Nevertheless, I keep one bottle of beer (not Ichnusa) for sanity and one bottle of wine (not Sangiovese) for insanity. In Ancient Greece, beer was considered the drink of barbarians, which is something we shall become if this quarantine doesn’t end soon. Despite the general consensus of the Ancient Greeks, it’s always nice to see the same Nelson who wrote the aforementioned book stating that: “Xenophon of Athens is remarkably complimentary about the beer he tasted in Armenia.” Then there’s the strange story of Lycurgus of Thrace, who killed the followers of Dionysus because he either thought them to be effeminate or was himself “temporarily driven mad (or made intoxicated) by Dionysus,” according to Nelson.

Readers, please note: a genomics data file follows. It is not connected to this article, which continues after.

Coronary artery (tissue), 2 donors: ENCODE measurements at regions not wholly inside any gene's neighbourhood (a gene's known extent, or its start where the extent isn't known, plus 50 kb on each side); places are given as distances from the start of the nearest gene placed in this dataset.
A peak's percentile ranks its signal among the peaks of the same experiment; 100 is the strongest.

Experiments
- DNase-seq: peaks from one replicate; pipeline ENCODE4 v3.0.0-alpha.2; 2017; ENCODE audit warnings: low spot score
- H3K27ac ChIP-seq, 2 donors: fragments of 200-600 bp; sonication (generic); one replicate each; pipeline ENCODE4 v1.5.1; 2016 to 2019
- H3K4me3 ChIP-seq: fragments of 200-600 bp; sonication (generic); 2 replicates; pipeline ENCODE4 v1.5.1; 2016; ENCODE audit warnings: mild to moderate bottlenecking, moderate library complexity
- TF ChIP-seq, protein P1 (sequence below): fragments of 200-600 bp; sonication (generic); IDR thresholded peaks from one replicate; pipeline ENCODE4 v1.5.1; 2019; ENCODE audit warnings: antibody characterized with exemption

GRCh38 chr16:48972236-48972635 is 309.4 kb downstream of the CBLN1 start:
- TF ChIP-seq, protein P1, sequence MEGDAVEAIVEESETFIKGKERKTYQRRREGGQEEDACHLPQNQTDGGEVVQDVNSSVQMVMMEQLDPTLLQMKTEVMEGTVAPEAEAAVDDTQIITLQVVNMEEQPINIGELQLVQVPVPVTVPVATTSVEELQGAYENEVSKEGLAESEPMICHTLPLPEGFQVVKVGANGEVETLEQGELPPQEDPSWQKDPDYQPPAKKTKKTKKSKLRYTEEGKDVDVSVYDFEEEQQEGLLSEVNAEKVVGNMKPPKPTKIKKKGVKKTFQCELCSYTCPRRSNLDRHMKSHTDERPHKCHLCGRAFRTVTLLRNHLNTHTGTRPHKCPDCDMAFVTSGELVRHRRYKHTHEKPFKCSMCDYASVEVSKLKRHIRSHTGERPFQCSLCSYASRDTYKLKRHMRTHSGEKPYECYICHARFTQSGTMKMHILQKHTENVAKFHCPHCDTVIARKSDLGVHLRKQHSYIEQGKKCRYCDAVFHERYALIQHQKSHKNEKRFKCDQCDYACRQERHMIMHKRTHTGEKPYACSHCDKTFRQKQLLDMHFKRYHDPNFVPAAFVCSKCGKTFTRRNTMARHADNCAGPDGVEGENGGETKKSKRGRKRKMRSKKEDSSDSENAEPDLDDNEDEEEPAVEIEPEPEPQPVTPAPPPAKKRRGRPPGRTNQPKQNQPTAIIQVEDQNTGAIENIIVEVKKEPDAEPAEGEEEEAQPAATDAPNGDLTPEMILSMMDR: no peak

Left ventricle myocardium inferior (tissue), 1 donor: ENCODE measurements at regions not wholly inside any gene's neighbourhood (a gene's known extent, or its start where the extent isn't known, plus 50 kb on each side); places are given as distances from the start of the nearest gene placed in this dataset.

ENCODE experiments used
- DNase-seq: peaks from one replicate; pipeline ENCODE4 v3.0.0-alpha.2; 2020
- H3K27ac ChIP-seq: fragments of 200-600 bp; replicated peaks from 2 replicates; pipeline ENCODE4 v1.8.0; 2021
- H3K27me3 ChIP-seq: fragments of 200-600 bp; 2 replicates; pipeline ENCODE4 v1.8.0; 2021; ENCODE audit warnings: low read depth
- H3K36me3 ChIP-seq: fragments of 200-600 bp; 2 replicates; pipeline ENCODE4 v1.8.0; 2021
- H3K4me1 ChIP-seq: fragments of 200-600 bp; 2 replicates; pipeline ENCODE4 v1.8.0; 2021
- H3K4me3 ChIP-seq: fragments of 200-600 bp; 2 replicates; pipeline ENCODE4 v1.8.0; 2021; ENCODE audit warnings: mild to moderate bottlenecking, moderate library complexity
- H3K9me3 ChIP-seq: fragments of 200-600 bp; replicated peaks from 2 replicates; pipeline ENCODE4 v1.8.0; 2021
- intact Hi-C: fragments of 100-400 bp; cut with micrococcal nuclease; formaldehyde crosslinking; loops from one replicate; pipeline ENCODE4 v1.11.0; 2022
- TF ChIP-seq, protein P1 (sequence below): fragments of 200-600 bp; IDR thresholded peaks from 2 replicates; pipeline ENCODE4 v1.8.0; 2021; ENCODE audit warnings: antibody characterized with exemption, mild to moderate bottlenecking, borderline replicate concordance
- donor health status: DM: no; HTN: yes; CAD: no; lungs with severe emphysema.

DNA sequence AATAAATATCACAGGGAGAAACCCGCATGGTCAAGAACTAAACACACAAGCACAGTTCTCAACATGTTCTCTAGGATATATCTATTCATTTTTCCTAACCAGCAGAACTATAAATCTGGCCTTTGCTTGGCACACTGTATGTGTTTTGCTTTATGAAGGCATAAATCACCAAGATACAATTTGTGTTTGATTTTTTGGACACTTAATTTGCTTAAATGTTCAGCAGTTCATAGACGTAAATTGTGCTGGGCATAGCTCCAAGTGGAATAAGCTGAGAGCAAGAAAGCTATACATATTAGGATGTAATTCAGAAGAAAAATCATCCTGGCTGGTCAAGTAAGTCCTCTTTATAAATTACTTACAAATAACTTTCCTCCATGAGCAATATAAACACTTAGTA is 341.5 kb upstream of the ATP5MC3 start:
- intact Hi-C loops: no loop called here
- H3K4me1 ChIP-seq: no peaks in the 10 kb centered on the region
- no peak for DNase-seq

If to drink wine is to share in the Dionysian mysteries of madness and revelry, then what does it mean to consume beer and hence become a barbarian? Isn’t it kind of the same thing? All I know is that I don’t want to drink wine alone and I don’t want to consume beer in the presence of Lycurgus, but I’ll gladly drink beer with Xenophon and attend a symposium with Socrates. In a quarantine, however, I neither want to speed up the process of becoming a barbarian nor do I want to have a symposium by myself. I do apologize for the scant amount of pictures today, but last time I checked this was a diary, not a scrapbook.

All the way from quarantined Italy: I may seem crazy now, but in a month everyone here will be no different.

Until next time.